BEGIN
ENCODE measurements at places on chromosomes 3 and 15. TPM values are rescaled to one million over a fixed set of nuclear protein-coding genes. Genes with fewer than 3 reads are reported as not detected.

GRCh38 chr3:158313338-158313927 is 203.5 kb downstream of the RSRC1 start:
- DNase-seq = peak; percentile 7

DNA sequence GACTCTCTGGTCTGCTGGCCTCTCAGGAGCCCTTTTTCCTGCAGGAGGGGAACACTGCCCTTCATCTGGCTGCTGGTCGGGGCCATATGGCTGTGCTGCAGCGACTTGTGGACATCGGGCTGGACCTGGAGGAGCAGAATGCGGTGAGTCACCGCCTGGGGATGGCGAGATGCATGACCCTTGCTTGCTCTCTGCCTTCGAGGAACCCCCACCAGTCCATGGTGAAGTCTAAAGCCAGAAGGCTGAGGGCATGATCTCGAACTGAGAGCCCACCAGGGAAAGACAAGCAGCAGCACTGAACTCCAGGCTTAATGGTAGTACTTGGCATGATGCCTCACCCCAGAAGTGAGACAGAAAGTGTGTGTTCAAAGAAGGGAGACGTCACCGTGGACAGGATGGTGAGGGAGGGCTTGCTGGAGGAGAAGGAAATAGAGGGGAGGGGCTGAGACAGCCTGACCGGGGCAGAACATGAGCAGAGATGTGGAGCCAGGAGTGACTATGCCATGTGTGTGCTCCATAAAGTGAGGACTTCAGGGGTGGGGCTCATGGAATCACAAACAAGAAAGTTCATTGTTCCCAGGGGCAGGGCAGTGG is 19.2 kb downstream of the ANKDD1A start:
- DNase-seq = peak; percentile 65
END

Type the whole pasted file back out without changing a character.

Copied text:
ENCODE measurements at places on chromosomes 3 and 15. TPM values are rescaled to one million over a fixed set of nuclear protein-coding genes. Genes with fewer than 3 reads are reported as not detected.

GRCh38 chr3:158313338-158313927 is 203.5 kb downstream of the RSRC1 start:
- DNase-seq = peak; percentile 7

DNA sequence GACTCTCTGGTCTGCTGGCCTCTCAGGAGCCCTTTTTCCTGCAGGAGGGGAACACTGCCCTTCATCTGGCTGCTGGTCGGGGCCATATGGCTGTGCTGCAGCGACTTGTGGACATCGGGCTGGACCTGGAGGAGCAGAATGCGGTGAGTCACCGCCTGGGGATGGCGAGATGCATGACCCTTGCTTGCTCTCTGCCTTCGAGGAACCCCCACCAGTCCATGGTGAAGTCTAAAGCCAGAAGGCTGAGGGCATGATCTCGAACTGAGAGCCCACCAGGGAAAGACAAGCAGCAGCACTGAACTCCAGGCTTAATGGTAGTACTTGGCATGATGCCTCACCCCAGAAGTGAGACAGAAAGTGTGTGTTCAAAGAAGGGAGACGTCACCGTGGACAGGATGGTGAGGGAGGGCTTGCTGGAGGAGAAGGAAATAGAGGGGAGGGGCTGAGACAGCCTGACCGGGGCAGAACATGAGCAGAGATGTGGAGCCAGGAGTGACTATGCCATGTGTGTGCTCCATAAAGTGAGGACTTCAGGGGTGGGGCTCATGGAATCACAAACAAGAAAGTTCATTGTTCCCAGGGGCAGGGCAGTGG is 19.2 kb downstream of the ANKDD1A start:
- DNase-seq = peak; percentile 65